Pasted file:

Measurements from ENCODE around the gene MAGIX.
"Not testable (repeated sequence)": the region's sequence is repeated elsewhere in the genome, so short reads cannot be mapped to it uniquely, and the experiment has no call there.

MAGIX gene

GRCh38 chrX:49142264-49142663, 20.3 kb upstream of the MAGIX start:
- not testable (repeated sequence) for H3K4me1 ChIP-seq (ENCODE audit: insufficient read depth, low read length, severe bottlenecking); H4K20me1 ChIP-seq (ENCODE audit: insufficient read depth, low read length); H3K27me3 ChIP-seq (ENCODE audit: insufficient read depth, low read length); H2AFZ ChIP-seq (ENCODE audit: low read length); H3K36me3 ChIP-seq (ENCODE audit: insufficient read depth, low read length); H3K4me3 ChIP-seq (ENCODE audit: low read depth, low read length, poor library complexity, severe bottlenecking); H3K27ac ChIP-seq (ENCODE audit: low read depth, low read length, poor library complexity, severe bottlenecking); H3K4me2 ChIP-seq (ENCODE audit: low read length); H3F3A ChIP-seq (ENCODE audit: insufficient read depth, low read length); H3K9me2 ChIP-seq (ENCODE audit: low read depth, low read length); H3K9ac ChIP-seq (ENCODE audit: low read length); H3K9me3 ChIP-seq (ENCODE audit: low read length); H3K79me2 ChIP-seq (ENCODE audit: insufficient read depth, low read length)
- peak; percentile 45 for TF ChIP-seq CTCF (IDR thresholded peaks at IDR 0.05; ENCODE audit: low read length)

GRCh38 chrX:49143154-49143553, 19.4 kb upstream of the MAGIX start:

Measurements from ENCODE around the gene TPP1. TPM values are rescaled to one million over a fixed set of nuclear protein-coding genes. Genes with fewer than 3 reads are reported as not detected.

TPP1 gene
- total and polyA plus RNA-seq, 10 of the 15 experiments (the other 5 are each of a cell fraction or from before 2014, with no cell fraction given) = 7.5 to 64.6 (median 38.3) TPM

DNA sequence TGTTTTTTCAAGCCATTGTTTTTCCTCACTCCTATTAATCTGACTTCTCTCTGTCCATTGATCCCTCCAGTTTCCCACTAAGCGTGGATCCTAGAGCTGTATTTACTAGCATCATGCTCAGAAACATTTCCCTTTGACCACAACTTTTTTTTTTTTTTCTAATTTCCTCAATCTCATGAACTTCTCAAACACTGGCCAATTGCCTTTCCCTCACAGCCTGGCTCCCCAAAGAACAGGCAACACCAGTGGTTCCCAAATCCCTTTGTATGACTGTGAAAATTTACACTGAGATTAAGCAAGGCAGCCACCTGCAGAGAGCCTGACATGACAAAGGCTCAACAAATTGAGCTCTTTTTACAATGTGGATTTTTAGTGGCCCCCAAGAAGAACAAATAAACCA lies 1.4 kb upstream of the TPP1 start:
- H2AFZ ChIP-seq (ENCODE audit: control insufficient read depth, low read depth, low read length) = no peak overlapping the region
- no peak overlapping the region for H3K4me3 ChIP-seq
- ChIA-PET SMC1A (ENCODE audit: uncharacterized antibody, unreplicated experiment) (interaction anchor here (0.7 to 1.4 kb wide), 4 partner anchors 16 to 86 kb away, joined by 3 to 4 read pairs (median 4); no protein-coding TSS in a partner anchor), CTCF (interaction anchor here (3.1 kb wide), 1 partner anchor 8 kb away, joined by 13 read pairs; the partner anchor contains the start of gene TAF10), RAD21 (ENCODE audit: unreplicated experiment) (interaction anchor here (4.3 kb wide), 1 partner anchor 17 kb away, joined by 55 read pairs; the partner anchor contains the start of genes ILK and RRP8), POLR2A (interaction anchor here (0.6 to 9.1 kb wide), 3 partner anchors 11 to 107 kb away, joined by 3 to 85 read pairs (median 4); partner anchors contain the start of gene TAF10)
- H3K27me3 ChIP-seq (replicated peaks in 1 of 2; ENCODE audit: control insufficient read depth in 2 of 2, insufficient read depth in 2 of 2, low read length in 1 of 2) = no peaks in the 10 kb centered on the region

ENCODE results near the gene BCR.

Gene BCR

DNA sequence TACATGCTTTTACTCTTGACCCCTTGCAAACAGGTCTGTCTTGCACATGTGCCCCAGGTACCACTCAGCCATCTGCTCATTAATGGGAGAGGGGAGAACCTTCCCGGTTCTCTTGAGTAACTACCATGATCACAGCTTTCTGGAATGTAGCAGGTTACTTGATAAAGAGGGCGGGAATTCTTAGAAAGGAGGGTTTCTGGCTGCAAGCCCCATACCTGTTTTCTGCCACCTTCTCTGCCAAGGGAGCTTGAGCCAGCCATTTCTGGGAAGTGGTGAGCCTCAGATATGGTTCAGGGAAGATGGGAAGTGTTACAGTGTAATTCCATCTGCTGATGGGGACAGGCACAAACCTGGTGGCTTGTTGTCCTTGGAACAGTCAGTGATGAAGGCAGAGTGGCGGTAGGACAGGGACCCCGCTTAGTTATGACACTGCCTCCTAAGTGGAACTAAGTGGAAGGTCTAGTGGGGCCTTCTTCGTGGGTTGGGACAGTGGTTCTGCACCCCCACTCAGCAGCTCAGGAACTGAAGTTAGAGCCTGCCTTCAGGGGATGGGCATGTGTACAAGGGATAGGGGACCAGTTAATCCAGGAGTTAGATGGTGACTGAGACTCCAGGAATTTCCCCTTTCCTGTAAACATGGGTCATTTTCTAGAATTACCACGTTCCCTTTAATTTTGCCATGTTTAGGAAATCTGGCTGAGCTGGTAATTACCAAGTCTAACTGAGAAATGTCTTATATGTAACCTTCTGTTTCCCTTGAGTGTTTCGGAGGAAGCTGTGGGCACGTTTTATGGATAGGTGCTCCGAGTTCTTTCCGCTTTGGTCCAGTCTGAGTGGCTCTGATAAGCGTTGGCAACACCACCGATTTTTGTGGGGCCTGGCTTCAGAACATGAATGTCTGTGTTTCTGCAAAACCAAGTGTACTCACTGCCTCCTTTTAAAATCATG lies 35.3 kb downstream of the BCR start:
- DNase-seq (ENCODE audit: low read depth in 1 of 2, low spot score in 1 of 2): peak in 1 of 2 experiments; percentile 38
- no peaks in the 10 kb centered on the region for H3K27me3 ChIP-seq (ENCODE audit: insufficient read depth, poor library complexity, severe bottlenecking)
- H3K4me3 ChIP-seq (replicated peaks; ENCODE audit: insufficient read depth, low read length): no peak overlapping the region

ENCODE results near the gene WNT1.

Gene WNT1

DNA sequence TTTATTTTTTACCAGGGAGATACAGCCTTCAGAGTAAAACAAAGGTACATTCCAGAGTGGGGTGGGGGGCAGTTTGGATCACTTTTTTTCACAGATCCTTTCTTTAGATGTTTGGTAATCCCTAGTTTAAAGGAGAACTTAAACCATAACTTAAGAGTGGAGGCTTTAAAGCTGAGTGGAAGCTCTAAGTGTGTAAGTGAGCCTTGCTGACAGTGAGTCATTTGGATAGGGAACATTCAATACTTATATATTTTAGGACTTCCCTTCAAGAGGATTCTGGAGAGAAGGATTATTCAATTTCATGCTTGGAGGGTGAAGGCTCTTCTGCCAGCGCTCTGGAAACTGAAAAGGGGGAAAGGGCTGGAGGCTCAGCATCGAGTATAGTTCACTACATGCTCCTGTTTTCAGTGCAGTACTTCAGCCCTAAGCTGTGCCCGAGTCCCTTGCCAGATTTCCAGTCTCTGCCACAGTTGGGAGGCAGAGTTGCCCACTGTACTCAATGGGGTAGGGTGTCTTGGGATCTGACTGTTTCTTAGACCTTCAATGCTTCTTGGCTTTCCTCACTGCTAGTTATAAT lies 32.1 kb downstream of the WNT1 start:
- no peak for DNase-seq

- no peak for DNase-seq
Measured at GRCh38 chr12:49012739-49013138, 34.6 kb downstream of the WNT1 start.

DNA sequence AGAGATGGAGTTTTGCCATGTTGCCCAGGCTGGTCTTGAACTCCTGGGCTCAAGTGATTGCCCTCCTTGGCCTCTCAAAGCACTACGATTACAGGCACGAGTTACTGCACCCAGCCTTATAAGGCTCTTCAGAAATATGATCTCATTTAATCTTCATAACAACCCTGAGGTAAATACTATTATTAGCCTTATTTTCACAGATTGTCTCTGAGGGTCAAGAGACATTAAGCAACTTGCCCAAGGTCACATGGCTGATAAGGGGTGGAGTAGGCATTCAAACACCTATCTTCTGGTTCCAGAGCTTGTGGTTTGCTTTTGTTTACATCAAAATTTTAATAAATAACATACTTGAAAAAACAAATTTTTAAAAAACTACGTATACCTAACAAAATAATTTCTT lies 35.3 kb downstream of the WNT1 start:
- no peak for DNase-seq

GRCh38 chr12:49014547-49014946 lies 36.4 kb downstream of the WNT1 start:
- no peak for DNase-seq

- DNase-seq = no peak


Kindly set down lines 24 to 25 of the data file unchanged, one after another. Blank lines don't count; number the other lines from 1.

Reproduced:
DNA sequence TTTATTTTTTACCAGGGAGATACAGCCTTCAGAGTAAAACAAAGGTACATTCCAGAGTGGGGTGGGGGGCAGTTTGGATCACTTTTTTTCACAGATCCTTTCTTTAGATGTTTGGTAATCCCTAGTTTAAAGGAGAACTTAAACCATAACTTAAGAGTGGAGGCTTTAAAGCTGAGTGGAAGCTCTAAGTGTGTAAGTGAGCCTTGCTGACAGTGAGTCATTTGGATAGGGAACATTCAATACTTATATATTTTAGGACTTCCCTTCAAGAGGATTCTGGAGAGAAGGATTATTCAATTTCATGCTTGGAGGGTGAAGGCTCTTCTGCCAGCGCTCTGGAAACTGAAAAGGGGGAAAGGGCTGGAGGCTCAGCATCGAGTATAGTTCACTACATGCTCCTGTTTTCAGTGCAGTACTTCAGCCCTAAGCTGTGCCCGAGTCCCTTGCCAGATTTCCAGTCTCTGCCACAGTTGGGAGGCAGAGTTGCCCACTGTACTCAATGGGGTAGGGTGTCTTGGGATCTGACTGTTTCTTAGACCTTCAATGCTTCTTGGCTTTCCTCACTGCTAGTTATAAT lies 32.1 kb downstream of the WNT1 start:
- no peak for DNase-seq